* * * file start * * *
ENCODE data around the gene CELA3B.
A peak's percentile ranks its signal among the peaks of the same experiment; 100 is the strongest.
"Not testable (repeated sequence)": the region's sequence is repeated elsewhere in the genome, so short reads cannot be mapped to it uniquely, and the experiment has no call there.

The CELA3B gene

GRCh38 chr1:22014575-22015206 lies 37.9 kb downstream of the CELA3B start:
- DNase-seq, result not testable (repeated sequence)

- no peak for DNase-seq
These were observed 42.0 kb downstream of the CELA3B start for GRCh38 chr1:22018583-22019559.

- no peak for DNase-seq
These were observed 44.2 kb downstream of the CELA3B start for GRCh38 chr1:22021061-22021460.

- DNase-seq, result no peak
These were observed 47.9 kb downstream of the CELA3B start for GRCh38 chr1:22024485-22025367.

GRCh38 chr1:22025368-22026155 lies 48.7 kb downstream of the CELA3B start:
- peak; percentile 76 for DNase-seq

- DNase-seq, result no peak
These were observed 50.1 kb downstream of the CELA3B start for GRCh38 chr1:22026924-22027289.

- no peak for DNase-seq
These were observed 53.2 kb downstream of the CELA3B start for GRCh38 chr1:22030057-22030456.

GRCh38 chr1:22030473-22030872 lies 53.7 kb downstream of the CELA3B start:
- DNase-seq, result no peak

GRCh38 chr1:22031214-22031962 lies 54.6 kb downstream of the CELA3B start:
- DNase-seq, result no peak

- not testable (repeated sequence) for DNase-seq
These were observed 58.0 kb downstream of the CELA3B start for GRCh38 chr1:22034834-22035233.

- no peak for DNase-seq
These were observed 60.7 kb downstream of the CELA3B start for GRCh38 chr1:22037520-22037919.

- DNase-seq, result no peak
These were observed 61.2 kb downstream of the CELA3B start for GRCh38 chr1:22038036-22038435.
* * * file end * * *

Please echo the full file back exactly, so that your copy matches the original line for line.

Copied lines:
ENCODE data around the gene CELA3B.
A peak's percentile ranks its signal among the peaks of the same experiment; 100 is the strongest.
"Not testable (repeated sequence)": the region's sequence is repeated elsewhere in the genome, so short reads cannot be mapped to it uniquely, and the experiment has no call there.

The CELA3B gene

GRCh38 chr1:22014575-22015206 lies 37.9 kb downstream of the CELA3B start:
- DNase-seq, result not testable (repeated sequence)

- no peak for DNase-seq
These were observed 42.0 kb downstream of the CELA3B start for GRCh38 chr1:22018583-22019559.

- no peak for DNase-seq
These were observed 44.2 kb downstream of the CELA3B start for GRCh38 chr1:22021061-22021460.

- DNase-seq, result no peak
These were observed 47.9 kb downstream of the CELA3B start for GRCh38 chr1:22024485-22025367.

GRCh38 chr1:22025368-22026155 lies 48.7 kb downstream of the CELA3B start:
- peak; percentile 76 for DNase-seq

- DNase-seq, result no peak
These were observed 50.1 kb downstream of the CELA3B start for GRCh38 chr1:22026924-22027289.

- no peak for DNase-seq
These were observed 53.2 kb downstream of the CELA3B start for GRCh38 chr1:22030057-22030456.

GRCh38 chr1:22030473-22030872 lies 53.7 kb downstream of the CELA3B start:
- DNase-seq, result no peak

GRCh38 chr1:22031214-22031962 lies 54.6 kb downstream of the CELA3B start:
- DNase-seq, result no peak

- not testable (repeated sequence) for DNase-seq
These were observed 58.0 kb downstream of the CELA3B start for GRCh38 chr1:22034834-22035233.

- no peak for DNase-seq
These were observed 60.7 kb downstream of the CELA3B start for GRCh38 chr1:22037520-22037919.

- DNase-seq, result no peak
These were observed 61.2 kb downstream of the CELA3B start for GRCh38 chr1:22038036-22038435.